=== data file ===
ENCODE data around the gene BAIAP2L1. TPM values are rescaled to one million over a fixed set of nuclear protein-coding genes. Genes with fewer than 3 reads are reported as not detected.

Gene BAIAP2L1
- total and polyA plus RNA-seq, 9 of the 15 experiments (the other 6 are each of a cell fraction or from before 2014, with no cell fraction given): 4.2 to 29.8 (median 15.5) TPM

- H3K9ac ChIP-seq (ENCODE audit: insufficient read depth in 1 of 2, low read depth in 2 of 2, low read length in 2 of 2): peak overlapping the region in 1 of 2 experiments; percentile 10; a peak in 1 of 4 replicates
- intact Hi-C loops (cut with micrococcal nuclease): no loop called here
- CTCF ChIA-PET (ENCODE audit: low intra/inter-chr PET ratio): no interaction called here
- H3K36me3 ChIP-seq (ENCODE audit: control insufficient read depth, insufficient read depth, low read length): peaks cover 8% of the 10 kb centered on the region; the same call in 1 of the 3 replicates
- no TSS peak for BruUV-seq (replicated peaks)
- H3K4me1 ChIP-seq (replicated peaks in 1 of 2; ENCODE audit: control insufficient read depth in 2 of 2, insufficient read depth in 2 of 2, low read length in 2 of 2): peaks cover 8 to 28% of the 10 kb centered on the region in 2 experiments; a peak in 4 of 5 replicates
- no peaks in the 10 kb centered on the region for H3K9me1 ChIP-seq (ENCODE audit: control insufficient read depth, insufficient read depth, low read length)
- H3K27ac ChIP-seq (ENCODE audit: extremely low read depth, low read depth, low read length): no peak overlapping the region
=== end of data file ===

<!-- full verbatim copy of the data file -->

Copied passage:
ENCODE data around the gene BAIAP2L1. TPM values are rescaled to one million over a fixed set of nuclear protein-coding genes. Genes with fewer than 3 reads are reported as not detected.

Gene BAIAP2L1
- total and polyA plus RNA-seq, 9 of the 15 experiments (the other 6 are each of a cell fraction or from before 2014, with no cell fraction given): 4.2 to 29.8 (median 15.5) TPM

- H3K9ac ChIP-seq (ENCODE audit: insufficient read depth in 1 of 2, low read depth in 2 of 2, low read length in 2 of 2): peak overlapping the region in 1 of 2 experiments; percentile 10; a peak in 1 of 4 replicates
- intact Hi-C loops (cut with micrococcal nuclease): no loop called here
- CTCF ChIA-PET (ENCODE audit: low intra/inter-chr PET ratio): no interaction called here
- H3K36me3 ChIP-seq (ENCODE audit: control insufficient read depth, insufficient read depth, low read length): peaks cover 8% of the 10 kb centered on the region; the same call in 1 of the 3 replicates
- no TSS peak for BruUV-seq (replicated peaks)
- H3K4me1 ChIP-seq (replicated peaks in 1 of 2; ENCODE audit: control insufficient read depth in 2 of 2, insufficient read depth in 2 of 2, low read length in 2 of 2): peaks cover 8 to 28% of the 10 kb centered on the region in 2 experiments; a peak in 4 of 5 replicates
- no peaks in the 10 kb centered on the region for H3K9me1 ChIP-seq (ENCODE audit: control insufficient read depth, insufficient read depth, low read length)
- H3K27ac ChIP-seq (ENCODE audit: extremely low read depth, low read depth, low read length): no peak overlapping the region